Within the Beltway, artificial intelligence (AI) is rapidly pushing the public policy agenda. There are policy discussions about the promise and dangers of AI, with an emphasis on the latter. Instead, we need more policy balance, with greater emphasis on the immense potential for good and how best to ensure this good is realized for all. Masu.
AI holds great promise for future social progress, national security, and economic success, including how it can sustain and strengthen America’s leadership in global markets.
The benefits of AI are wide-ranging. Teaching and learning can be customized to meet individual goals and needs, for early learners, slow learners, and special interests. Students and learners do not need to be constrained by the contours of a static curriculum or module. With the help of AI, workers across the economy will become more productive and able to provide services that were previously impossible or unfeasible. New economic opportunities will be created by both America’s largest and smallest companies.
AI should not be seen as a replacement for humans, but as “augmented intelligence.” Some tasks are better handled by AI, while more advanced tasks are left in the hands of humans.
As with previous technological innovations, some jobs will disappear, new ones will be created, and there will be disruption to the workforce. This shift in employment will likely be large and occur across most sectors of the economy, requiring public and private investment and concerted policy efforts. The scale of the AI transition could be comparable to the transition from manufacturing to a service economy in the 20th century. Blue-collar workers faced the most disruption during the last shift. This time it’s a knowledge worker. People employed in fields that deal with large amounts of codified information, standards, and procedures.
Instructors need training and resources to educate students of all ages about the concepts, opportunities, and challenges enabled by AI. We must invest in the education and training of our workforce through universities, community colleges, libraries, workforce centers, and other community organizations. For example, libraries have helped the public keep up with advances in technology by providing computer labs, audio/visual studios, maker space labs, and teaching related skills and applications. Similar public access and education should be widely available for recent AI-based systems and services. ChatGPT workshop Other AI programs at the Chicago Public Library. Investments are particularly important to ensure opportunities for people in low-income communities. Community anchor institutions, such as libraries, are well-positioned to leverage their existing physical and intellectual resources, presence, and reputation to provide AI-related education and awareness.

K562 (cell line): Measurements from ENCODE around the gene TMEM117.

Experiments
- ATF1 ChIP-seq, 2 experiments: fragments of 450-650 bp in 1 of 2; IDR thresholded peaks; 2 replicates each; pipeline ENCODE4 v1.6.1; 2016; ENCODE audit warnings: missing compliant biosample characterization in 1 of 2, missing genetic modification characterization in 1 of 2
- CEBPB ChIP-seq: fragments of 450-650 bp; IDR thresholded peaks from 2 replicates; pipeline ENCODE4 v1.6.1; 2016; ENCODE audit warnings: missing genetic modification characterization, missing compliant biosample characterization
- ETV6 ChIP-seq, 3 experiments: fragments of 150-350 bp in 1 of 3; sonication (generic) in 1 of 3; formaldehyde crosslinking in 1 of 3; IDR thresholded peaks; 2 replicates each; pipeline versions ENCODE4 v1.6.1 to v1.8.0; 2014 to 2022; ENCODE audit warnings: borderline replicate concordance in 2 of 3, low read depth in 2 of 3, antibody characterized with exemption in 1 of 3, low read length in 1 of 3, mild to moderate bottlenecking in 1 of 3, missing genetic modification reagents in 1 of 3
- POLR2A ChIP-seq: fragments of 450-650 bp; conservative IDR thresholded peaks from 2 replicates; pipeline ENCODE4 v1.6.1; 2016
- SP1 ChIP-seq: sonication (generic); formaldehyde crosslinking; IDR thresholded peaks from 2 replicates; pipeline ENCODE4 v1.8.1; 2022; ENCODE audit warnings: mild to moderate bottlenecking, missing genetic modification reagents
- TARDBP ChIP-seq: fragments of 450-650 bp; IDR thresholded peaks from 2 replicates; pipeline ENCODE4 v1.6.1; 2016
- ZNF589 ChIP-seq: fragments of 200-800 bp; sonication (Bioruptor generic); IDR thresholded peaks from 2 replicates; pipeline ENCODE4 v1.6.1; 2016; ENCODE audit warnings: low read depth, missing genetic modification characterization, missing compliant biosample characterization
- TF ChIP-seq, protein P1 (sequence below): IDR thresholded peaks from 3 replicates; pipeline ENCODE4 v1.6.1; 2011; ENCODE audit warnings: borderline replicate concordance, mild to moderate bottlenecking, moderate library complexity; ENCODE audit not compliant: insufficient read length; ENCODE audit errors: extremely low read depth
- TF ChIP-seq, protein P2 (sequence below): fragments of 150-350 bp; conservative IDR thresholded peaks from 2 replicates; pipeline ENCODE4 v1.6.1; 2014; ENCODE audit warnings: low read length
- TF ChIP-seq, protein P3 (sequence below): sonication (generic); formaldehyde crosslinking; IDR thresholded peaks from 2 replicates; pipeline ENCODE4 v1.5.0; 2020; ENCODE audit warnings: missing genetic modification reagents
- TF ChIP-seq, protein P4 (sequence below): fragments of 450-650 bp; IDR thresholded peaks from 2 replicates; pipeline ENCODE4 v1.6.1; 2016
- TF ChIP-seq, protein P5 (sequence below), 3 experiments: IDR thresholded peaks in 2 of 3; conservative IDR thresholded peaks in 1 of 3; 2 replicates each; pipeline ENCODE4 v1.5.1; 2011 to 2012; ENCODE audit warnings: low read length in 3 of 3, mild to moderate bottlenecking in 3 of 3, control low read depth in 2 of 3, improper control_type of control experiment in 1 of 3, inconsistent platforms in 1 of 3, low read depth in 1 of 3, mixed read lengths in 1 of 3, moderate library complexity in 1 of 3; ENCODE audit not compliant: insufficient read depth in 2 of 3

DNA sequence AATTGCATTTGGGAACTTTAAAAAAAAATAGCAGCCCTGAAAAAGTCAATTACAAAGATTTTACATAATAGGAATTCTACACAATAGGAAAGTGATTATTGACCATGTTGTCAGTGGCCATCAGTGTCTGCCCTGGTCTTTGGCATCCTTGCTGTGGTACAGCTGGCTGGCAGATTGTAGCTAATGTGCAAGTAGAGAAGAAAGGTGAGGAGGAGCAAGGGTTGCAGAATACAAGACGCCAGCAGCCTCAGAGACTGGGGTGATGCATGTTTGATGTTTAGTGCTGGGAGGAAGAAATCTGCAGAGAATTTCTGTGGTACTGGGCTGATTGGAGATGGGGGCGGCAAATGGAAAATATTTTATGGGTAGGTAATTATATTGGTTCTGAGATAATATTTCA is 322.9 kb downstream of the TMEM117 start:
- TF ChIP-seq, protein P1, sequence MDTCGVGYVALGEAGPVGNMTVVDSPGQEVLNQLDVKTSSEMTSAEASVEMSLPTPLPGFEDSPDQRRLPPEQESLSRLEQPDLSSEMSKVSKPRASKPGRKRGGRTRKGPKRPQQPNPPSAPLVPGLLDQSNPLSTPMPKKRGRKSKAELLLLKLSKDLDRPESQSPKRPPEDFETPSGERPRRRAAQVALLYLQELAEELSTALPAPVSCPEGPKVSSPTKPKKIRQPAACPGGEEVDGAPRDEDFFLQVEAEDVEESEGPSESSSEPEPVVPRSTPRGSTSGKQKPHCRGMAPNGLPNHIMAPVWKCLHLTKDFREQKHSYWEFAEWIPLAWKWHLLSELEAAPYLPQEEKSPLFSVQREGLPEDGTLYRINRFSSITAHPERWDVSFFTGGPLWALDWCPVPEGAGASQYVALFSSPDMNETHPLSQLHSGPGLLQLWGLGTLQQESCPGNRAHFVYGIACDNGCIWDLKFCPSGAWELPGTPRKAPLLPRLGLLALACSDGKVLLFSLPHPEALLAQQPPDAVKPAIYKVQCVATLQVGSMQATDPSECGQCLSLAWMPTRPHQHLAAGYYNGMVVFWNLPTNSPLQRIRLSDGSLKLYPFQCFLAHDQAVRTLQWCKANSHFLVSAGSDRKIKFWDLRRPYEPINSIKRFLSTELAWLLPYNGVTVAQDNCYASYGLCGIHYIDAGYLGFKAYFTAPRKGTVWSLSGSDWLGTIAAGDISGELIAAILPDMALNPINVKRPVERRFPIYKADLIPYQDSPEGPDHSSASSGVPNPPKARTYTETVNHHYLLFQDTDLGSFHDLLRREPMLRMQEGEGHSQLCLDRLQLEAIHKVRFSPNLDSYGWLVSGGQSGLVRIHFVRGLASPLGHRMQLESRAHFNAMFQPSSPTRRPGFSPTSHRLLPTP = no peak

While we can cherish the power of free markets to drive national progress, leaving things entirely to the market is not enough to effectively guide the transition to AI. Public sector investment will be required.
While we emphasize the potential of AI, there are also challenges and concerns that need to be considered and addressed, as has been the case with past innovations. Questions are emerging about the appropriate use of copyrighted material by AI and the impact this use has on authors and creators. Other information policy issues are also relevant, such as privacy and international law. Another important issue is protecting the public from potential AI-related harm. This includes moral and ethical concerns, such as the increasing reliance on technology for advice on health, safety and other issues of personal imports.
In a recent survey Reported by Vox, 72% of Americans say they want AI adoption to slow down. Despite the energy being poured into AI legislative proposals, legislation to regulate AI should also slow down. It is not yet time to take action. Rather, it requires more brainstorming and thinking. You need to analyze and plan. Now is the perfect time to begin research by the National Academies of Sciences, Engineering, and Medicine. The idea is to have America’s best thinkers develop visions, scenarios, strategic blueprints, and potential legislative proposals in a bipartisan environment. Strengthening expertise in other ways is also currently desirable, such as strengthening expert staff in federal agencies. AI policy is too important to act too quickly.
ChatGPT also agrees with me. I asked, “Should the US Congress pass a new bill on artificial intelligence in 2023 or 2024?” “It is important to avoid rushing legislation solely out of urgency, and to prioritize well-considered, effective and adaptable regulations that benefit society as a whole,” the response said. was included.
Alan S. Inouye is senior director of public policy and government relations at the American Library Association.
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